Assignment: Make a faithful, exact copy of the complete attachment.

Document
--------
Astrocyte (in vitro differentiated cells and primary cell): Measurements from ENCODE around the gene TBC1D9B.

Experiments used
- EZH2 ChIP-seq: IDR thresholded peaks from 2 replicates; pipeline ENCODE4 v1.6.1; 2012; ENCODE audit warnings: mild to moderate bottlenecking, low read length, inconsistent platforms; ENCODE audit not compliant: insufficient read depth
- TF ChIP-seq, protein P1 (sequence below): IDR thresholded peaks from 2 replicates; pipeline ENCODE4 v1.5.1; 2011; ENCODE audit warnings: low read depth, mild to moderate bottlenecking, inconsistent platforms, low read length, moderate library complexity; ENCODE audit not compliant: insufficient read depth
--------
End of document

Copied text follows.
Astrocyte (in vitro differentiated cells and primary cell): Measurements from ENCODE around the gene TBC1D9B.

Experiments used
- EZH2 ChIP-seq: IDR thresholded peaks from 2 replicates; pipeline ENCODE4 v1.6.1; 2012; ENCODE audit warnings: mild to moderate bottlenecking, low read length, inconsistent platforms; ENCODE audit not compliant: insufficient read depth
- TF ChIP-seq, protein P1 (sequence below): IDR thresholded peaks from 2 replicates; pipeline ENCODE4 v1.5.1; 2011; ENCODE audit warnings: low read depth, mild to moderate bottlenecking, inconsistent platforms, low read length, moderate library complexity; ENCODE audit not compliant: insufficient read depth